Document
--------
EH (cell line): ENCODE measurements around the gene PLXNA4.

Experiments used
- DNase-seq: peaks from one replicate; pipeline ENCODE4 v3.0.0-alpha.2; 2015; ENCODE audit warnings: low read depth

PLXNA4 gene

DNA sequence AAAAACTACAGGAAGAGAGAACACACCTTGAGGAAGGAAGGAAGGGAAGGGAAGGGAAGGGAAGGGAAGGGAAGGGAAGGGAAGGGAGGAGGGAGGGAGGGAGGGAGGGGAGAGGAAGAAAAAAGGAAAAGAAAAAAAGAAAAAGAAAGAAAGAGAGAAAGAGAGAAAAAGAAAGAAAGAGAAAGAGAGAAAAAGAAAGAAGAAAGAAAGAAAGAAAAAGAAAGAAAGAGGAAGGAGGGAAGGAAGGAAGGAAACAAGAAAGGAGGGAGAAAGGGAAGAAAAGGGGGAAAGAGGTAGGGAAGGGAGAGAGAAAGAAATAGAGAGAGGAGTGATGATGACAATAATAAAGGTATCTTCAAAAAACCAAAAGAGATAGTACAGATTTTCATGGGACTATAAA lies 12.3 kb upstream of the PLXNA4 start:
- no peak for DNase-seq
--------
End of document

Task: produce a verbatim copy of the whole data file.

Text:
EH (cell line): ENCODE measurements around the gene PLXNA4.

Experiments used
- DNase-seq: peaks from one replicate; pipeline ENCODE4 v3.0.0-alpha.2; 2015; ENCODE audit warnings: low read depth

PLXNA4 gene

DNA sequence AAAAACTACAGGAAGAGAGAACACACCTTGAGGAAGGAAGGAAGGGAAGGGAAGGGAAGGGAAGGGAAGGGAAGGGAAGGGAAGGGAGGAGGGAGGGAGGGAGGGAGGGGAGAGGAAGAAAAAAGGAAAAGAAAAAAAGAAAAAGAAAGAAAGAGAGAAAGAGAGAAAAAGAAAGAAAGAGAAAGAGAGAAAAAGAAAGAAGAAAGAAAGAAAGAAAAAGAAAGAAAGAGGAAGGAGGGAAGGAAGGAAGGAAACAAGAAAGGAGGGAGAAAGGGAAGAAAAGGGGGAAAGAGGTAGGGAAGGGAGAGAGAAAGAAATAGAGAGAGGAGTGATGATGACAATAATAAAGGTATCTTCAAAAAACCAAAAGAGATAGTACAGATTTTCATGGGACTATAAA lies 12.3 kb upstream of the PLXNA4 start:
- no peak for DNase-seq